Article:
Making the permanent decision to stop having children can be a complicated thing to decide. There are so many emotions and things to consider when it is time.
This can bring a lot of strife between a couple as they decide when to make the permanent adjustment and who should be the one to have the surgery. Here are some things to consider when determining if a woman should get her tubes tied or the man should get a vasectomy.
Fighting the Emotional Struggle For Women
Men and women handle having this surgery differently. For a woman, she is racked with the emotions of putting an end to her childbearing years. While she might know in her mind that she is done having kids, her heart tells her otherwise every time she holds a newborn.
Of course, I’m stereotyping here with the emotions of a woman. Some women do not have a hard time with the thought of no longer being able to bear children. I am in that boat. I don’t personally get baby fever when I hold newborns. If anything, I’m looking forward to the day I can be a grandmother.
However, a woman’s biggest concern might be with the risks of surgery. It’s invasive and it’s not the best idea for all women.
The Fears of Vasectomy For a Man
Again, I will stereotype here. Most men have a hard time getting over the thought of having their man parts cut. Just the idea of that sensitive area being touched is enough to make him cringe.
Then there is the manhood end of things. Many guys refuse to entertain the thought of vasectomy because they feel it will make them less of a man. There is also a fear that they will not feel as satisfied with their sex lives.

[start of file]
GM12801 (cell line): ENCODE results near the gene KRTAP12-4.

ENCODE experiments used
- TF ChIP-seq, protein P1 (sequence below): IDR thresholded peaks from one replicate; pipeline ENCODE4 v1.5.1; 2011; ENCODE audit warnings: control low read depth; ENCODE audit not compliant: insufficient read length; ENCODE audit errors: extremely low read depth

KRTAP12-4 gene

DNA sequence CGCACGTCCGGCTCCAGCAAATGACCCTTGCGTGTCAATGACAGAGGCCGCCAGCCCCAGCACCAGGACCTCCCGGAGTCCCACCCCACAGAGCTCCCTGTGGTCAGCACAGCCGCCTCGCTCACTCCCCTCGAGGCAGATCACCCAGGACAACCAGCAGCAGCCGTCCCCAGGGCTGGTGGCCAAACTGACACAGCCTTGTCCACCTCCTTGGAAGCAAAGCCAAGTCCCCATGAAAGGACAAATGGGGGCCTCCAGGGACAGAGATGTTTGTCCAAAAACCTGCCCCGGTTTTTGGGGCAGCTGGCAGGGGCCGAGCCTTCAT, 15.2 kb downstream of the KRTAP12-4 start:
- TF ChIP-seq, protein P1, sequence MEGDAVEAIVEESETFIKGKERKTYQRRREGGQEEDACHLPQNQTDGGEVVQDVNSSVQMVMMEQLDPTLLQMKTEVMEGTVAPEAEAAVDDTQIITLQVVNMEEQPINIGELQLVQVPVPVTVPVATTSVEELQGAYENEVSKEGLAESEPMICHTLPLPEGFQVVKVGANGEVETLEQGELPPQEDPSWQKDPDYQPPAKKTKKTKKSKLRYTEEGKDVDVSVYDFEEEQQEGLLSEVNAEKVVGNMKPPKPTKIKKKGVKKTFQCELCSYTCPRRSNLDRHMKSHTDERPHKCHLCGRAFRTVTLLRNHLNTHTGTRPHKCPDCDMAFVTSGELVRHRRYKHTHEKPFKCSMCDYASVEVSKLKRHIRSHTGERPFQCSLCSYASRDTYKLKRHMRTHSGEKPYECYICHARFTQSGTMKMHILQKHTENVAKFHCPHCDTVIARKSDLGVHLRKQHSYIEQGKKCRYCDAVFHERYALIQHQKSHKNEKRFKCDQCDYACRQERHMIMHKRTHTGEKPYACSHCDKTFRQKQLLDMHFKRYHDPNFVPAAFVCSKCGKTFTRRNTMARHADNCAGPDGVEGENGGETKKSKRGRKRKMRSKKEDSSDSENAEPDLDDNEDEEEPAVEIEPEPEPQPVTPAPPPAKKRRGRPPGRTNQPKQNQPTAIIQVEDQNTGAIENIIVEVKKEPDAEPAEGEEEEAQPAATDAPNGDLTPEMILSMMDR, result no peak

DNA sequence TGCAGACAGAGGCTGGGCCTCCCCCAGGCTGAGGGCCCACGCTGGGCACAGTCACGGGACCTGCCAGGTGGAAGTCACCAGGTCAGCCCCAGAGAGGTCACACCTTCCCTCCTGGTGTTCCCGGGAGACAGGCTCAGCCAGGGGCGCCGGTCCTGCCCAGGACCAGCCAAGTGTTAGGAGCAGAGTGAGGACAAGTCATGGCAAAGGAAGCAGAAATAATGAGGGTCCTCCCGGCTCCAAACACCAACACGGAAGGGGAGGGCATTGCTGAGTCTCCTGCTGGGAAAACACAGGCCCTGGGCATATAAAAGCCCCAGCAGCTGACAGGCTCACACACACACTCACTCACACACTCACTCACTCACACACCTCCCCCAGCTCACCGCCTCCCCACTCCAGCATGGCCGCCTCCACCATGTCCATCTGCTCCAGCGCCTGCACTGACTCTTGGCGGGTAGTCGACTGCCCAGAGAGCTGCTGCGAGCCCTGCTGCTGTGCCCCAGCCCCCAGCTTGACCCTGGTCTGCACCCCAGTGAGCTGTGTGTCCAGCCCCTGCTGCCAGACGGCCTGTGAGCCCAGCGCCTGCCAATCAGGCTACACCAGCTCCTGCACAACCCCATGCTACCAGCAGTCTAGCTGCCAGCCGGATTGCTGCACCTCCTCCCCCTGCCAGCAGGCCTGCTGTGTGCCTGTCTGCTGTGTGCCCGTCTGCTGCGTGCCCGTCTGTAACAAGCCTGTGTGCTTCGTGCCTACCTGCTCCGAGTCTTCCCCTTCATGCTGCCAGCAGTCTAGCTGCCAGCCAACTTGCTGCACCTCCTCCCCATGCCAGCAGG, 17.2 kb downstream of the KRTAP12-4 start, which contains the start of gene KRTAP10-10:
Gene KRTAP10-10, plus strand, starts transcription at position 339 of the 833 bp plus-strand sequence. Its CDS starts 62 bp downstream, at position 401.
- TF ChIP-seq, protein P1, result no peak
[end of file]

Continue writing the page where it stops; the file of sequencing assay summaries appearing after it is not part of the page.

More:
How to Handle the Decision of Getting a Vasectomy or Tubal Ligation
Both men’s and women’s views on sterilization are valid concerns that need to be worked through with each other. If both the husband and wife are physically healthy enough for surgery, who should get it done?
This discussion will go differently for every couple, and there isn’t a correct answer across the board. It is best you and your spouse figure out what will work best for you in this situation. You must stay respectful toward one another through the entire process to reach a solution. The solution might be to continue using birth control methods until after a woman goes through menopause.
My Personal Story of Deciding Who Get the Surgery
I knew my husband had already made his mind up that he wouldn’t consider having a vasectomy early in my marriage. I had a hard time understanding where he was coming from because my dad had one. I think we draw our expectations of birth control from what our parents did. We never got into a heated debate over this issue because we thought it would be years down the road before we had to have this talk.
We both wanted 4 or 5 children as back to back as possible. When I got pregnant with my third child, I had an unexplained miscarriage. I was able to get pregnant for the fourth time a few months later and miscarried that baby as well. And I’m not going to lie, it was really tough. On our entire family, miscarriage was really hard, emotionally.
What My Husband and I Chose to Do
Both of us were devastated by the losses. I was able to get pregnant a fifth time, and it seemed that the pregnancy was going well. I was confident I’d get to keep that baby, and I did.
During that time, however, I was diagnosed with a connective tissue disorder. One of the issues with this disorder is premature birth because of uterine rupture. I was advised to make this my last pregnancy, especially since I had to have a c-section.
This made my husband and I face the conversation much sooner than we had planned. Since I was scheduled for a cesarean, the choice was simple. I had my tubes tied because there was no additional risk to the procedure.
If you are not as lucky as I to decide for you, take the time you need to decide. Whatever you and your spouse choose, make sure you are at peace with the decision.
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